In my mind, Charles Green should address this issue as soon as possible and inform them that their reporting on our Club has not been acceptable or even accurate. Until such time as we see an improvement in their coverage and receive a full and unreserved apology then all possible cooperation should be withdrawn and the BBC should again be banned from Ibrox, if Green hasn’t already done this of course.

So much of modern football and the business of modern football is played out in the media spotlight. The intensity of the coverage has never been so focussed and we constantly see clubs and their officials using the press coverage to their advantage. It would be foolish to ignore an outlet which continues to peddle lies and portray our Club in a certain way, epitomised by the obvious lack of balance in their approach.

I would certainly be no worse off if the BBC were to stop receiving interviews or information from Rangers and its staff. I can only imagine that many fans would feel similarly.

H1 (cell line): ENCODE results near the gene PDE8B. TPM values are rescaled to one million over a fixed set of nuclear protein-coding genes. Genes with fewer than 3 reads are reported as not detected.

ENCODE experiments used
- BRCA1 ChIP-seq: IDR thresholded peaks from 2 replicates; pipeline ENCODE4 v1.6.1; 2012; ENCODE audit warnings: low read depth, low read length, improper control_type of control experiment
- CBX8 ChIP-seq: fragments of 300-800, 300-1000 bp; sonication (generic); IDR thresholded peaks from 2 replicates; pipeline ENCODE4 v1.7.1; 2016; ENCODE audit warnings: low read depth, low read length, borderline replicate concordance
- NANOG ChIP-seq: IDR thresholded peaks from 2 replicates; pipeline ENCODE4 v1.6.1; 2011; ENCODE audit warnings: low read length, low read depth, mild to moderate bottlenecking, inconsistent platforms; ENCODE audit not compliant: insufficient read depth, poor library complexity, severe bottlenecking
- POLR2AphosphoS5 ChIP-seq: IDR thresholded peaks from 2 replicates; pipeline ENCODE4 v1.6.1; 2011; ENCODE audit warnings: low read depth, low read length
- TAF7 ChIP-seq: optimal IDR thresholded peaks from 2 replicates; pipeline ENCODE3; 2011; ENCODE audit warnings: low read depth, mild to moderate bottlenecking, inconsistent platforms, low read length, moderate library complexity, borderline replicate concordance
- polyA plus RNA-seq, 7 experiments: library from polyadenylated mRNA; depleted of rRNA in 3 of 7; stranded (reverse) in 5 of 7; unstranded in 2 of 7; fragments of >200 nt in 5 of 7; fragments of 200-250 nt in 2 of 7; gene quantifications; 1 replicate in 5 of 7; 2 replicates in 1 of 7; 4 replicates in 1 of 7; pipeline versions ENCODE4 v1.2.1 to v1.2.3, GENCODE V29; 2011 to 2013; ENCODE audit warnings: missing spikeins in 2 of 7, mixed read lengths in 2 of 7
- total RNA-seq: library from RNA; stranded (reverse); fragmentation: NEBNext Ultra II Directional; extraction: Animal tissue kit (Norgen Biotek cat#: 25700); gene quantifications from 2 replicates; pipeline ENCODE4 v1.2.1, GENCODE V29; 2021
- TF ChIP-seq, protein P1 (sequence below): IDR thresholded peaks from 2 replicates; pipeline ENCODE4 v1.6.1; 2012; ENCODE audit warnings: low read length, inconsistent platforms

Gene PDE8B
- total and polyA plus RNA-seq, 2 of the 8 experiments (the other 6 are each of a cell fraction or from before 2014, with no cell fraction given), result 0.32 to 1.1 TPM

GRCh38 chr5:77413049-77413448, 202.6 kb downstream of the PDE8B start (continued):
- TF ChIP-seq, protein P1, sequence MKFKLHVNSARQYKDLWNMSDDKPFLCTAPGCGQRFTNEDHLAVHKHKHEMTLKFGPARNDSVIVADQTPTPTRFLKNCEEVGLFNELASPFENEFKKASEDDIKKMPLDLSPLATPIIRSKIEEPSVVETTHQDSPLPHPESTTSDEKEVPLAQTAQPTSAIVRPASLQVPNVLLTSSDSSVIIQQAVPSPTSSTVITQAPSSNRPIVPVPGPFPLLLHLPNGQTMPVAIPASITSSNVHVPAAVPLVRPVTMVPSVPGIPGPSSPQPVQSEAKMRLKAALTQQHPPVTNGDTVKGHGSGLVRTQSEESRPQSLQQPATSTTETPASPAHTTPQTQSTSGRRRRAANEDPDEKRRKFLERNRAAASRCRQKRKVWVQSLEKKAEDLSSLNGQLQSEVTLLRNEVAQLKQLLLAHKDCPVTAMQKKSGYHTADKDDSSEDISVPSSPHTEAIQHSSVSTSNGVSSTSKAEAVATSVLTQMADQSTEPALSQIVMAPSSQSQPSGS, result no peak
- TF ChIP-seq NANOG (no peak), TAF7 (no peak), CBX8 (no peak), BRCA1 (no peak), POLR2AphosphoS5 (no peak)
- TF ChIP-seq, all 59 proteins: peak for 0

It is really quite tragic to witness the current standards and behaviour of certain elements of BBC Scotland and sadly their credibility is fast plummeting to the same level of the bumbling buffoon that sat across from their senior football reporter yesterday.

Whyte described the Rangers’ financial disaster as a train that had crashed. The BBC had better hope that they have not set themselves on a collision course with Scotland’s biggest club and largest support. I can only see one winner.

Andy is the newly minted Deputy Editor of the CRO. He can be found on Twitter at @AMCKEL or via email: amckel@thecoplandroad.org